February 4, 2019:
Just 2% of safeguarding concerns reported to the HSE are made directly by those who may have been abused, with almost all concerns reported by third parties.
Safeguarding Ireland today encouraged more people to self-report, if they believe they are experiencing abuse.
Safeguarding Ireland Chairperson Patricia Rickard Clarke said that almost all of the cases reported to the HSE are via staff and families – and she called on more adults to come forward and be empowered to report concerns themselves.
“Those most at risk are vulnerable adults such as people who are living with dementia, a brain injury, a mental illness, a learning disability, a physical disability, or a frail older person. Though people may live with reduced capacity – we would encourage them to report their concerns where possible.”
Figures for 2017 reported to the HSE National Safeguarding Office showed 10,120 concerns regarding alleged abuse in Ireland with the most common type physical abuse at 37%, followed by psychological 29%, financial abuse 11% and sexual abuse 9%. However, just 2% came directly from those affected.
Individuals and families encouraged to report abuse concerns to HSE Safeguarding Teams
The HSE National Safeguarding Office is a member of Safeguarding Ireland and works closely with nine Safeguarding and Protection Teams across the country – to whom concerns about people’s protection can be reported.
The Teams also provide support and guidance to services working with vulnerable people on the prevention and management of abuse concerns.
National Safeguarding Office General Manager Tim Hanly said greater public awareness is needed: “Our Office together with Safeguarding Ireland is working to increase public awareness of what abuse is. We encourage people themselves, families and friends to report any concerns of abuse to our service.”
The www.safeguardingireland.org website includes contact details for each of the nine regionally based HSE Safeguarding and Protection Teams.
Patricia Rickard Clarke also encouraged all adults to ‘think ahead’ to safeguard their future: “If today you are not at risk of experiencing abuse, it is important that you take preventative steps and I encourage all adults to ‘think ahead’ and plan for their future. (See Note 1.)
“In particular, I would encourage adults to put in place an enduring power of Attorney, which gives financial and legal decision making responsibility to a chosen and most trusted person. Other important decisions include notifying of healthcare preferences, such as place of care and advance healthcare directives.”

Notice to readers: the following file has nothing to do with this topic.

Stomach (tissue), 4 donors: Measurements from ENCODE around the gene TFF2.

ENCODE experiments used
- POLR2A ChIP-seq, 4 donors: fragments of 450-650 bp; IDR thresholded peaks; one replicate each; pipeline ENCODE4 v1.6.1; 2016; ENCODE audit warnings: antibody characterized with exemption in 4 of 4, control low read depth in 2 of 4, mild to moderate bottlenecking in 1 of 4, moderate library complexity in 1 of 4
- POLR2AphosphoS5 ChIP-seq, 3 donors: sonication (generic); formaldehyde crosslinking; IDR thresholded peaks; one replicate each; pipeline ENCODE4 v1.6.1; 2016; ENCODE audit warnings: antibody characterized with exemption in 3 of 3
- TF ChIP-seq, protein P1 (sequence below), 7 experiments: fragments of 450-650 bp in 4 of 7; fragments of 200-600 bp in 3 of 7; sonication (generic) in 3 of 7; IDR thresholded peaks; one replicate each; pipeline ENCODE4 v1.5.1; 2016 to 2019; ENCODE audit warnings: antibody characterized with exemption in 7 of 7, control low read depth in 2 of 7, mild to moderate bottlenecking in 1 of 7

Links to helpful ‘Think Ahead’ materials are in the Resources section at www.safeguardingireland.org
Welsh expert highlights importance of voice of families
The importance of individuals’ and families’ voices for effective safeguarding was also highlighted by an international expert at a recent HSE Safeguarding Practitioners Seminar.
Delivering the event’s Keynote Address, the National Independent Safeguarding Board for Wales Chair Dr. Margaret Flynn said: “Safeguarding is an art rather than a science. We have an instinctive sense and often know when something is wrong.
“Families know a lot about the welfare of their loved one and should be encouraged to speak up if they have a concern. It is also important that there are opportunities to hear the voices of people themselves where possible.
“Social Workers who help vulnerable people should be supported to deal with their cases on an individualised basis rather than being overburdened by policies and form filling. Practitioners need access to competent supervision, which supports them with risk assessment and case management decisions. This achieves far better outcomes than the creation of more policies or paperwork,” Dr. Flynn said.
Ronan Cavanagh, Safeguarding Ireland / Cavanagh Communications.
(086) 317 9731 / firstname.lastname@example.org
T: @safeguardingire #safeguardingire / F: safeguardingire
Notes to Editor
Safeguarding Ireland was established in December 2015 and brings together key players in the public sector such as the HSE, legal and financial services, the health and social care professions, regulatory authorities, An Garda Síochána and NGOs representing older people, people with disabilities and carers and independent advocacy services. See www.safeguardingireland.org
The Red C research published in October 2018 found that less than half of Irish adults do not have any of the recommended ‘planning for the future’ measures in place. The research found that:
- 6% of sampled adults (over the age of 18) had legally nominated a family member, or friend to be their Attorney (under Enduring Power of Attorney) to make legal and financial decisions, should they become unable to do so.
- 8% had discussed a preferred place of care (at home, or nursing home) with family, friends, or an appointed Attorney for if they developed a serious, or long-term illness.
- 11% were aware of what an advance healthcare directive is, 22% reported having a personal pension and just 27% had made a will.